Then the trainer began putting the savage beast through its paces, causing it to leap over his whip, jump through paper hoops, together with innumerable other tricks that caused the spectators to open their mouths in wonder. All the time Wallace kept up a continual snarling, interspersed now and then with a roar that might have been heard a quarter of a mile away.
This was a part of the exhibition, as Phil shrewdly discovered. The boy was a natural showman, though unaware of the fact. He noted all the little fine points of the trainer's work with as much appreciation as if he had himself been an animal trainer.
"I half believe I should like to try that myself," was his mental conclusion. "But I should want to make the experiment on a very little lion at first. If I got out with a whole skin I might want to tackle something bigger. I wonder if he is going into the tiger cage?"
As if in answer to his question, an announcer shouted out the information that the trainer would give an exhibition in the cage of the tiger just before the evening performance.
"I'll have to see that," muttered Phil. "Guess I had better get in and find my seat now."
At the same time the crowd, understanding that the lion performance was over, began crowding into the circus tent.
The band inside swung off into a sprightly tune and Phil could scarcely repress the inclination to keep time to it with his feet. Altogether, things were moving pretty well with Phil Forrest. They had done so ever since he left home the day before. In that one day he had had more fun than had come to him in many years.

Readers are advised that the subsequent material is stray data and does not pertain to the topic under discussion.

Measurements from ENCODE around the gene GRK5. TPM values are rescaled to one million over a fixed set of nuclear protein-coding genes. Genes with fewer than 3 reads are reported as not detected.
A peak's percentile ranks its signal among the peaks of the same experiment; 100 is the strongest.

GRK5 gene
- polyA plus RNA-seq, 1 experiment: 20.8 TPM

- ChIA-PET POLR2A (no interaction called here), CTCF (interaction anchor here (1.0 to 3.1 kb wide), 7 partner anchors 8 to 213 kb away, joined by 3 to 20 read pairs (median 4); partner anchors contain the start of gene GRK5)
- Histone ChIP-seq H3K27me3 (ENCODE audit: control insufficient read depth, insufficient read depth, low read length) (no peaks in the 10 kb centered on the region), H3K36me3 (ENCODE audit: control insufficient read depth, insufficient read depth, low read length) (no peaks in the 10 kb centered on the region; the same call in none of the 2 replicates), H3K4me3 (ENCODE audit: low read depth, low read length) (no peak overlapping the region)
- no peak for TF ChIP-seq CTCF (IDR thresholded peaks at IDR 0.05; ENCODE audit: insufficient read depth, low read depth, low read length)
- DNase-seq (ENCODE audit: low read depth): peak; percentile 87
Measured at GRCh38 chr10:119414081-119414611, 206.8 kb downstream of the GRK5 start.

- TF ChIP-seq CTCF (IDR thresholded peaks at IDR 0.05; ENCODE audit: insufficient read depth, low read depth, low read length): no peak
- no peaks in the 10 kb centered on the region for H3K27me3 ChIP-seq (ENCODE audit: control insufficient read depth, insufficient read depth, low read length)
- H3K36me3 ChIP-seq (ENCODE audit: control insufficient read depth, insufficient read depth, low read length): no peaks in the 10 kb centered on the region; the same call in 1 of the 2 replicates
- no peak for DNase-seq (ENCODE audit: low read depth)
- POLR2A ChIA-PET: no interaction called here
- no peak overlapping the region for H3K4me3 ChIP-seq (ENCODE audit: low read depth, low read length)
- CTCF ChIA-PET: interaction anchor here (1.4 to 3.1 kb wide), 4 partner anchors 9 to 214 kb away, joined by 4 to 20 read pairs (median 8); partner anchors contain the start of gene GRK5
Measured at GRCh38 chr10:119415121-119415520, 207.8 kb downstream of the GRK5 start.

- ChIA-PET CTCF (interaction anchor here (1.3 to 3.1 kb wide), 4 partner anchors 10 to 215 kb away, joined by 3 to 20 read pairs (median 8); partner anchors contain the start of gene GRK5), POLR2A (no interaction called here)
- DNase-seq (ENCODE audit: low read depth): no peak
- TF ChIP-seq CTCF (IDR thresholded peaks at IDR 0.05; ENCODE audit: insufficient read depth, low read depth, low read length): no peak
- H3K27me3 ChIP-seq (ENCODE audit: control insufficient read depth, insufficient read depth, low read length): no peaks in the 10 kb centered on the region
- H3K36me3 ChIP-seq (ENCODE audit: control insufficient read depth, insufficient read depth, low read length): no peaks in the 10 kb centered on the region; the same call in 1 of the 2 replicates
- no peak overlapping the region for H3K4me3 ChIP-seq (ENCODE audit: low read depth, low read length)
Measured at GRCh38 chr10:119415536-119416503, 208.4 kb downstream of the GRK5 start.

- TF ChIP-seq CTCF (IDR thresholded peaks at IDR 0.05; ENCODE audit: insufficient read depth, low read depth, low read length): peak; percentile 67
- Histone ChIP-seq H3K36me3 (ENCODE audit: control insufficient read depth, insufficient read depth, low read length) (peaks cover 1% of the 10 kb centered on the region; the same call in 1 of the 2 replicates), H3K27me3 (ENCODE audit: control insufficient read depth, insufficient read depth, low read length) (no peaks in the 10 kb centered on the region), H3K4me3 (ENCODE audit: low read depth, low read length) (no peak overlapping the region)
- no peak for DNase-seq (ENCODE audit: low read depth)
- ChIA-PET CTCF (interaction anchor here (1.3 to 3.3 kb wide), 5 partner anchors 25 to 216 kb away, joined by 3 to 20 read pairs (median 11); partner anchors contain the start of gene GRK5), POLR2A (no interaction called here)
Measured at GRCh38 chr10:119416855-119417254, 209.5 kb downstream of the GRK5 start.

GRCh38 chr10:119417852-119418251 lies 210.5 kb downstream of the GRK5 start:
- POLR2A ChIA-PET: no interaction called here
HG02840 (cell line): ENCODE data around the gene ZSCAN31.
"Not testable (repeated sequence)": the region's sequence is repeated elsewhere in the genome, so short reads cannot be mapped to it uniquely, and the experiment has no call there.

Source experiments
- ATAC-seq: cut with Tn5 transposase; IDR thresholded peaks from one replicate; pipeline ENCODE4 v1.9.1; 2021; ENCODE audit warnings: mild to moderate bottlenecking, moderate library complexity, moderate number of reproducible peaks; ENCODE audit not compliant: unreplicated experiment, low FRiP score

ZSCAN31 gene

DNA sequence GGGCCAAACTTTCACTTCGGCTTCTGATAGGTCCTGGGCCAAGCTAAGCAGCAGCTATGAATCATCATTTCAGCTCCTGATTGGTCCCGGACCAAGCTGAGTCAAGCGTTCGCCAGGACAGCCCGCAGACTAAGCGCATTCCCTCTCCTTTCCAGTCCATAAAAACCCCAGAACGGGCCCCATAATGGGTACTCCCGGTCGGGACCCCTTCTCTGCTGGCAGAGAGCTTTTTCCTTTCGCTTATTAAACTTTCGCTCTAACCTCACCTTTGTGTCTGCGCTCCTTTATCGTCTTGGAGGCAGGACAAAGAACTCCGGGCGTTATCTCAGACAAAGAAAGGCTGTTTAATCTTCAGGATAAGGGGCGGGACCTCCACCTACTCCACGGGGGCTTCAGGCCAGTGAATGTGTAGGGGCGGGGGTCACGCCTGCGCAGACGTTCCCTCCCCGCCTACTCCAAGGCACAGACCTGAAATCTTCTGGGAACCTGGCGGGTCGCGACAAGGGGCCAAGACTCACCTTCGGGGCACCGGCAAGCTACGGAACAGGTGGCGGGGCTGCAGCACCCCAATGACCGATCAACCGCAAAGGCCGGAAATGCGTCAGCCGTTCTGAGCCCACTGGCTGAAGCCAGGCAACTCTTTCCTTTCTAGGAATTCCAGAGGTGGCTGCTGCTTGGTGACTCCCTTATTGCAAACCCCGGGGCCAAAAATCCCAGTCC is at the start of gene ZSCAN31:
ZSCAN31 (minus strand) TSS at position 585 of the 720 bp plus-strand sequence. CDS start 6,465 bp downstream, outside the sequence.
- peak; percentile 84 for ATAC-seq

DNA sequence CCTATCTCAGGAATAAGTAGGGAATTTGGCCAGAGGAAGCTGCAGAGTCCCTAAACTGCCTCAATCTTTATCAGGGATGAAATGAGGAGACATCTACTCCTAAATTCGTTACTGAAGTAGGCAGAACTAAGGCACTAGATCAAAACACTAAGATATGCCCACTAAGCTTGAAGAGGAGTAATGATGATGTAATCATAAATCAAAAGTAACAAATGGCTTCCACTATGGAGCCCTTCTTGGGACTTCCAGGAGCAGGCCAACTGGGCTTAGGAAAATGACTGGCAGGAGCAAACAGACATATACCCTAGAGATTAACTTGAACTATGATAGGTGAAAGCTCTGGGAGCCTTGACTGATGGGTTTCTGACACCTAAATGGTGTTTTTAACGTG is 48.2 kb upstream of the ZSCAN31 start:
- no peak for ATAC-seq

But his happy day would soon be ended. He sighed as he thought of it. Then his face broke out into a sunny smile as he caught a glimpse of the ropes and apparatus, seen dimly through the afternoon haze, in the long circus tent.
As he gained the entrance between the two large tents he saw the silk curtains at the far end of the circus arena fall apart, while a troop of gayly caparisoned horses and armored riders suddenly appeared through the opening.
The grand entry was beginning.
"Gracious, here the show has begun and I am not anywhere near my seat," he exclaimed. "But, if I am going to be late I won't be alone. There are a whole lot more of us that were too much interested in the animal trainer to think to come in and get our seats. I guess I had better run. I--"
Phil started to run, but he got no further than the start.
All at once his waist was encircled in a powerful grip and he felt his feet leaving the ground. Phil was being raised straight up into the air by some strange force, the secret of which he did not understand.